Juan Nicasio has been through more than most MLB pitchers. Whenever one of his teammates talks about adversity, Nicasio can win that argument by saying "Yeah, well my neck was broken after I got hit by a line drive in the head, then I returned to the big league starting rotation just eight months later". For that, Rockies fans, players, and (I suspect) management will always have a soft spot for La Violencia. It's an incredible story, one that isn't remarked upon often enough when considering the success Nicasio has had post-injury.
Even before the injury, which occurred during his rookie season in 2011, Nicasio profiled best as a reliever. He had ridden a fastball-slider arsenal (throwing those two pitches about 90% of the time) from the Dominican Republic through the minor leagues as a lightly regarded prospect whose calling card was generating a lot of strikeouts. The apex of this was his 2010 season in High A Modesto, in which Nicasio struck out 171 hitters in 177 innings to lead the minor league system in Ks.
As such, the general mood around Nicasio within this community was that he was a potential future closer, but that he should be given the chance to start first. Entering 2014, Nicasio had 55 big league starts and was a passable (but very replaceable) fifth starter for the Rockies. After a dreadful start to the season in the rotation, many fans got their wish and Nicasio made the transition to the bullpen.
Nicasio was not good as a starter in 2014. He allowed four or more runs in 8 of his 14 starts this year, lasting six or more innings in just half of them. However, injuries to other prospective rotation mates as well as (in my opinion) some positive goodwill from the resiliency he'd shown in his career kept him in the rotation until mid-June, when the Rockies were already fading well out of the playoff picture. Not so fun fact about Nicasio - his 14 starts and 93 2/3 innings pitched this year were fifth most this year for the Rockies.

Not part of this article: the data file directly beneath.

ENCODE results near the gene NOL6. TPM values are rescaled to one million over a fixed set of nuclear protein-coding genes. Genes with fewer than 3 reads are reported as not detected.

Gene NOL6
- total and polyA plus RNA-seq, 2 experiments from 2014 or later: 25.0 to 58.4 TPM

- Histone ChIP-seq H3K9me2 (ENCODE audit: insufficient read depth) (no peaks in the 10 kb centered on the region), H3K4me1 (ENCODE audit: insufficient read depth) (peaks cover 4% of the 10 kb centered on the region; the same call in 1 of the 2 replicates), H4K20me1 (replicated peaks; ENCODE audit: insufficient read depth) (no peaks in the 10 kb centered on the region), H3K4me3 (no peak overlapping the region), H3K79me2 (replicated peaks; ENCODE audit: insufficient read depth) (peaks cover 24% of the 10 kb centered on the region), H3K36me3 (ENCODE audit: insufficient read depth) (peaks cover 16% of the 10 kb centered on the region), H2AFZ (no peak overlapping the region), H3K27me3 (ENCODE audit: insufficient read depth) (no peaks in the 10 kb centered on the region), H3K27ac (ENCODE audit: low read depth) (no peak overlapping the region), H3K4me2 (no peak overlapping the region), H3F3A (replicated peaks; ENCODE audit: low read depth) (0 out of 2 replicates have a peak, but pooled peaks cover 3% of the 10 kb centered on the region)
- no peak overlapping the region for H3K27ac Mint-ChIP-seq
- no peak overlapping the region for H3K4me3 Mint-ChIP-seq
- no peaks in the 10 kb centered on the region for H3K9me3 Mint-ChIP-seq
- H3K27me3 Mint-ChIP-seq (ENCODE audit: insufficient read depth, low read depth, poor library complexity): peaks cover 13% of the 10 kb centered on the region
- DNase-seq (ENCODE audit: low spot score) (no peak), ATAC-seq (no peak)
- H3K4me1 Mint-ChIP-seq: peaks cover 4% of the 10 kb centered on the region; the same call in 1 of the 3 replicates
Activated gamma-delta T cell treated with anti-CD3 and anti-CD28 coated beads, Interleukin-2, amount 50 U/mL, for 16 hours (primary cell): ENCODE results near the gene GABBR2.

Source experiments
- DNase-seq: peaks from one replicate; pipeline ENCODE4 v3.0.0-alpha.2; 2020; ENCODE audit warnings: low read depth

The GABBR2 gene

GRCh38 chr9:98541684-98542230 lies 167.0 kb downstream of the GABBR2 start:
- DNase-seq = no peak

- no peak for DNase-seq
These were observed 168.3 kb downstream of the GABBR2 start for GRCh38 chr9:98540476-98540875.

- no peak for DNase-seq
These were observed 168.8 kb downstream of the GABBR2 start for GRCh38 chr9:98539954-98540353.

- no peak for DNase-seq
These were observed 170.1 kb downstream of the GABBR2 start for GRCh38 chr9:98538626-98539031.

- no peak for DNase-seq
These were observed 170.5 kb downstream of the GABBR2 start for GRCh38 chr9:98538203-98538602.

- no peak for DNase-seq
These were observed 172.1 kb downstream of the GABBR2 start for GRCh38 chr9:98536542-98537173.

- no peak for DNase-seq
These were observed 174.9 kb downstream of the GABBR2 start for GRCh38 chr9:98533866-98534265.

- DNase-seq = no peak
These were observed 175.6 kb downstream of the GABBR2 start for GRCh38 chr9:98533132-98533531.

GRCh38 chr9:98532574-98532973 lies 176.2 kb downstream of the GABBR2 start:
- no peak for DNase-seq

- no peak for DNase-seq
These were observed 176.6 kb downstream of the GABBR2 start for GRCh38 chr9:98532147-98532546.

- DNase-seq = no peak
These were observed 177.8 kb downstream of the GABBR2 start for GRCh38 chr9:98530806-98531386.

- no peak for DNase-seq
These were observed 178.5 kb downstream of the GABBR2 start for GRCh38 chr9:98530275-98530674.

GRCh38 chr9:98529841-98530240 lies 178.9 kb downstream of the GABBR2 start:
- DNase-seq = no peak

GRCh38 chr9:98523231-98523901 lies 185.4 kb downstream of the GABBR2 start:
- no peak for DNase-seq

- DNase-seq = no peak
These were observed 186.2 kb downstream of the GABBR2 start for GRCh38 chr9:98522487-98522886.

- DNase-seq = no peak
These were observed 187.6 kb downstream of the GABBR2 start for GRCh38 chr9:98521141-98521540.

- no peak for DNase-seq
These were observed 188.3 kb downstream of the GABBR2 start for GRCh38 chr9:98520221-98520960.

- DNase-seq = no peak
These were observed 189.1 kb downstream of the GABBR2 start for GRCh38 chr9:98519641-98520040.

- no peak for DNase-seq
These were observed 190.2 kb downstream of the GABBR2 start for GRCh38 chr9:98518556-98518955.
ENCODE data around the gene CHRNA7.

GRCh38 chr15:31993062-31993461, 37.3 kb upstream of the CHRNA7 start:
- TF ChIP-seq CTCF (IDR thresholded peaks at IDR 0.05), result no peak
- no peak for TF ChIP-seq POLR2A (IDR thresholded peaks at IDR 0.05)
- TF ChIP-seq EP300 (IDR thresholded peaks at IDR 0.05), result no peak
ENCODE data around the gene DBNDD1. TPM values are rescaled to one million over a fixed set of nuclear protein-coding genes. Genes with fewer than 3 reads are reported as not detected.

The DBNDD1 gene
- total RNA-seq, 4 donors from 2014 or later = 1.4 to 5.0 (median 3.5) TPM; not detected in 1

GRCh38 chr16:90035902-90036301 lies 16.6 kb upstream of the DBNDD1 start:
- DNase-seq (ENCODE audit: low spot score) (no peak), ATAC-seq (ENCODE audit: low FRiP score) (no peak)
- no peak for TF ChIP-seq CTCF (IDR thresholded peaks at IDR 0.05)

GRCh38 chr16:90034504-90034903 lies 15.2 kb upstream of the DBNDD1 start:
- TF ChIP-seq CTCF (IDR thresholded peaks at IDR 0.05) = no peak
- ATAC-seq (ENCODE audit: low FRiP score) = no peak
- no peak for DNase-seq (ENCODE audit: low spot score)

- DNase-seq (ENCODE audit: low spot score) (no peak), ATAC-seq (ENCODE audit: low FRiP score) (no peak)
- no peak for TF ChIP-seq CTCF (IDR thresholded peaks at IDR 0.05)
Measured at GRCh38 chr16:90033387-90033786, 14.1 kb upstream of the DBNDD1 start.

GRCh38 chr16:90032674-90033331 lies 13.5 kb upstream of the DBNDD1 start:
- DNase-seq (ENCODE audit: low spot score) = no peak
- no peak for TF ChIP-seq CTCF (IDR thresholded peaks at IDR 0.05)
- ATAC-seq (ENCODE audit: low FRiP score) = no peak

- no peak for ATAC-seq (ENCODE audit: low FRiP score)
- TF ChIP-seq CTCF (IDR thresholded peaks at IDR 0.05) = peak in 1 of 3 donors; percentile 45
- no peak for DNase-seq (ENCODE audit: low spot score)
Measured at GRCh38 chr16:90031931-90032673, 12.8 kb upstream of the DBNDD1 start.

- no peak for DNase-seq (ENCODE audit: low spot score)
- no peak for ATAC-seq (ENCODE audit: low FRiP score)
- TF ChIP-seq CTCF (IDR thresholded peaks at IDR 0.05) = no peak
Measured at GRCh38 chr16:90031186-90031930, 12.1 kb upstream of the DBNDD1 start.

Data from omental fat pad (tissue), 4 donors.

In the 73 innings he threw during those 14 starts, Nicasio was 5-5 with a 5.92 ERA, 5.65 FIP, and 1.59 WHIP. Batters teed off against Nicasio, hitting .305/.361/.546 against him as a group. In addition, batters were hitting a home run against Nicasio 18% of the time when he allowed a fly ball. Nicasio was struggling to generate strikeouts (a career low 5.7 K/9) and was getting knocked around when contact was made. Finally the Rockies had seen enough and demoted him to AAA.
Upon being demoted back to Triple-A, the 27 year-old Nicasio did make four starts for the Sky Sox before his conversion to the bullpen, where he made six relief appearances. In his two months down at AAA, Nicasio threw 35 2/3 innings of 4.54 ERA ball. The most encouraging sign for Rockies fans in all of this was that Nicasio was striking out people - his 9.1 K/9 in AAA was right in line with where it had been throughout his minor league career. As calamity after calamity befell the big league club, Nicasio got the call back to the majors in mid-August in a relief role.
Upon his recall, Nicasio had 19 relief appearances, producing 20 2/3 innings of 3.48 ERA, 4.73 FIP, 1.06 WHIP, 7.4 K/9 ball. Batters hit .227/.275/.400 off of him in this role, markedly better that his starter rate. Of course, this really is just a small sample for Nicasio and I don't want to draw too many conclusions from it. Nicasio was a much more effective pitcher in a relief role for the Rockies, but not so much so that it's clear he should be an integral part of the 2015 bullpen.
2014 Grade: D
Nicasio provided enough relief in August and September to bring his evaluation up a letter grade. Call it a C+ for relief and F for starting.
What to expect in 2015
Nicasio will enter spring training as a second year arbitration eligible player, meaning that the Rockies will be paying him (should they choose to tender him a contract) at the very least 80% of 2014's $2.025 million contract. He'll be a 28 year-old pitcher with three years of team control left but without minor league options - so he'll have to stick in the big league bullpen (or rotation, if it comes to that) if the Rockies are going to hold onto him. So is Nicasio good enough to stick in the bullpen next year?
To answer that question, we need to project how much effort the Rockies will put into the addition of new bullpen pieces this offseason. LaTroy Hawkins is a near lock, as is Adam Ottavino, Boone Logan (ugh), Tommy Kahnle, and probably Rex Brothers. That leaves two (or maybe three) slots for other bullpen pitchers. Nicasio will be fighting several relievers from this year's team as well as some other potential external acquisitions for a slot in next year's pen. I think he'll squeak onto next year's roster, and I really hope he seizes the opportunity.